Rats, Depression and Chronic Pain

By Pat Anson, Editor

An unusual study involving rats, depression and chronic pain is making headlines – the latest in a long line of flawed research studies being used to debunk the effectiveness of opioid pain medication.

“NIH study suggests opioid therapy not effective against chronic pain,” is the headline in UPI.

“Pain-induced changes in the brain explain the limited effectiveness of opioid therapy,” is how the Tech Explorist put it.

At issue is a small study by the National Institutes of Health (NIH) and McGill University in Montreal on pain-induced changes in 17 laboratory rats. That's right, 17 rats. The study findings, published in the journal Pain, concluded that chronic pain reduced the number of opioid receptors – the molecules that opioids bind to -- in the rats’ brains. In theory at least, that would make the rats less responsive to opioid pain medication.

Note that the research did not include any people, the rats were not given any opioids, and the effectiveness of opioids wasn't even measured in the rats. But that didn’t stop the NIH from drawing some sweeping conclusions.


“These results provide insights into why we see limited effectiveness of opioid therapy in chronic pain and the mechanism of the depression that may accompany it,” said David Shurtleff, PhD, acting director at the National Center for Complementary and Integrative Health (NCCIH).

“These basic research findings support NIH’s efforts to better understand chronic pain and comorbid symptoms and to develop better ways to help chronic pain patients effectively manage their pain.”

McGill University was more cautious, saying further studies were needed in humans to confirm the study findings.

“Although the study… was conducted in rats, and the results of animal studies may not be directly applicable to people, the findings provide new insights into how the brain may respond to pain and opioids,” a McGill press release states. “These findings, if confirmed in people, will enhance the understanding of the impact of chronic pain on the brain, its relation to depression, and the effects of opioids.”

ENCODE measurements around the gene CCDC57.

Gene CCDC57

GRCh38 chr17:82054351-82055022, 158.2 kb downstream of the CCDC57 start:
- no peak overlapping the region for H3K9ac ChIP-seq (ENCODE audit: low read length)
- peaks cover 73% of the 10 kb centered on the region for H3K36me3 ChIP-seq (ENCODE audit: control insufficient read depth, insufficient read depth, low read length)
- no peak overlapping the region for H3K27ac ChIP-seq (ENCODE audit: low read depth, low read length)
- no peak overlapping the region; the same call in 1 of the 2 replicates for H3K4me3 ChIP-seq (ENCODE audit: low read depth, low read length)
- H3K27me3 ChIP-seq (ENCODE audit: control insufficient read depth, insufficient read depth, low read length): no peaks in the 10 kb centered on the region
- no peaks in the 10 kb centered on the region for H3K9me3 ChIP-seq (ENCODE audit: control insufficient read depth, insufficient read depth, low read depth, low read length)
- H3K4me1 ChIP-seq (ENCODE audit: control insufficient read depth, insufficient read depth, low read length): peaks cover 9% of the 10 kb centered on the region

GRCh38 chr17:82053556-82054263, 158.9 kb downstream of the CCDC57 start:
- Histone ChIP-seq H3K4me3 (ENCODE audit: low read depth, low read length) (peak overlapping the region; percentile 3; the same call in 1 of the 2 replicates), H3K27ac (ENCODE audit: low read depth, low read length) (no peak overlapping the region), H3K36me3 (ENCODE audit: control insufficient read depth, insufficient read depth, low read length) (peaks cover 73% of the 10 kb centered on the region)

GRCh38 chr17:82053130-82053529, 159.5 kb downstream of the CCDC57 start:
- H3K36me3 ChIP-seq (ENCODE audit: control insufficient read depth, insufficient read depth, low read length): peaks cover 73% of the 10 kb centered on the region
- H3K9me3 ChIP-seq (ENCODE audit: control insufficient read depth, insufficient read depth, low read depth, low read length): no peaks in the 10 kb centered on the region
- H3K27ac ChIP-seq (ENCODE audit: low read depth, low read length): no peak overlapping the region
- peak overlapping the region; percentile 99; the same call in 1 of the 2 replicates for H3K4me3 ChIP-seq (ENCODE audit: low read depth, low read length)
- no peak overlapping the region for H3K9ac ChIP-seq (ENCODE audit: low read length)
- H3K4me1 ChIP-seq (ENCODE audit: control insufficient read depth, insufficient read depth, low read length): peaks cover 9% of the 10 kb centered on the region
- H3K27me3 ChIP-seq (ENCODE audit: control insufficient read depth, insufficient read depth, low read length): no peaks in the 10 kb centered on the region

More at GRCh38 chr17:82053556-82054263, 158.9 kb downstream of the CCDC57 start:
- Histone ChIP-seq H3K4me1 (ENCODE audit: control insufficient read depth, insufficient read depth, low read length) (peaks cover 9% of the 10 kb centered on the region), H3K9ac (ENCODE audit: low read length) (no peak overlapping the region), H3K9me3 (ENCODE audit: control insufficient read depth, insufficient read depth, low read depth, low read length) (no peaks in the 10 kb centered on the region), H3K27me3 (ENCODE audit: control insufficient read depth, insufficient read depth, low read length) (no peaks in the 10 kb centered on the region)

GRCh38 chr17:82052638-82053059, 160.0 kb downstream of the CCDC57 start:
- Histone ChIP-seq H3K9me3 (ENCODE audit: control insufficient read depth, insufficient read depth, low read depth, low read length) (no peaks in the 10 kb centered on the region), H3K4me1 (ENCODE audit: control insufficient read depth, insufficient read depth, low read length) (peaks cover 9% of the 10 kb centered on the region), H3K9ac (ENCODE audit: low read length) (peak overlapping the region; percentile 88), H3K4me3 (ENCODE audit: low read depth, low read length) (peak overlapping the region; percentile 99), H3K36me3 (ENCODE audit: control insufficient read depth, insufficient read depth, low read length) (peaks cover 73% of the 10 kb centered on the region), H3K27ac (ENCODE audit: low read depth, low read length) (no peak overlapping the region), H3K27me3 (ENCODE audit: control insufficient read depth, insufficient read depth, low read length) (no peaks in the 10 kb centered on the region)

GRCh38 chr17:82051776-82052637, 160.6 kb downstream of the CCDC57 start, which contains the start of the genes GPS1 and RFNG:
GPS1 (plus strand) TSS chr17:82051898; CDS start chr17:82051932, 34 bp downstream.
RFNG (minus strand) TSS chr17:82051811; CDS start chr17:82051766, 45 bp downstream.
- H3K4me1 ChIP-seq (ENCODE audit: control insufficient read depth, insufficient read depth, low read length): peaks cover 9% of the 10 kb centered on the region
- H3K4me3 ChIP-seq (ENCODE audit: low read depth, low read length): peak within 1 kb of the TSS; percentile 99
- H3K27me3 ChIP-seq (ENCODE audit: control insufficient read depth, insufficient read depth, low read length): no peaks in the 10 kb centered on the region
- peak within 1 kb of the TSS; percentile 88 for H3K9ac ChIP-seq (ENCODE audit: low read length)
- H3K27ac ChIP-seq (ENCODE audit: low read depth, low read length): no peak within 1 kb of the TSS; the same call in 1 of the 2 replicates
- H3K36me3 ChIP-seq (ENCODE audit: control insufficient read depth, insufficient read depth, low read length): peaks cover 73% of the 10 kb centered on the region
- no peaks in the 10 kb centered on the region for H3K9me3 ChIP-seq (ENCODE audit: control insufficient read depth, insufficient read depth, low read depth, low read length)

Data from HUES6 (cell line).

Researchers have many theories about the origins and treatment of chronic pain, but conducting tests on humans to prove them is problematic. Laboratory animals are often used as an imperfect substitute.

In the NIH/McGill study, 17 rats had brain surgeries to produce a nerve injury that causes chronic pain, while another group of rats had sham surgeries (a similar procedure that did not cause chronic pain). Three months later, PET scan imaging showed opioid receptors had decreased in multiple regions of the brain in the nerve-injured rats, but no changes occurred in the sham-surgery rats.

These results suggest that pain itself, not treatment or pre-existing trauma, altered the brain’s opioid system. Other tests showed a weaker link between chronic pain and depression in the nerve-injured rats.

How did researchers determine the rats were depressed? 

When given a choice, healthy rats will normally drink water sweetened with sugar rather than plain water. But animals with a decreased ability to experience pleasure, a recognized symptom of depression, may not. The rats in the study with chronic pain showed a decreased preference for sugar water over plain water, while rats in the sham group still showed a preference for sweetened water. This, the researchers believe, was enough evidence to conclude the nerve-injured rates were depressed.

“It’s well known that there’s a link between chronic pain and depression,” explained co-author M. Catherine Bushnell, PhD, scientific director of NCCIH’s Division of Intramural Research.  “The results of this study indicate that pain-induced changes in the brain’s opioid system may play a role in this association. Animals with the greatest decrease in opioid receptor availability showed the greatest increase in depression-like symptoms after experiencing chronic pain.”

While intriguing, the results of this rat study are far from definitive and do not prove that opioids are an ineffective treatment for chronic pain in people. What they do show is that we need more and better research about opioids and chronic pain, not more misleading headlines and statements from the NIH.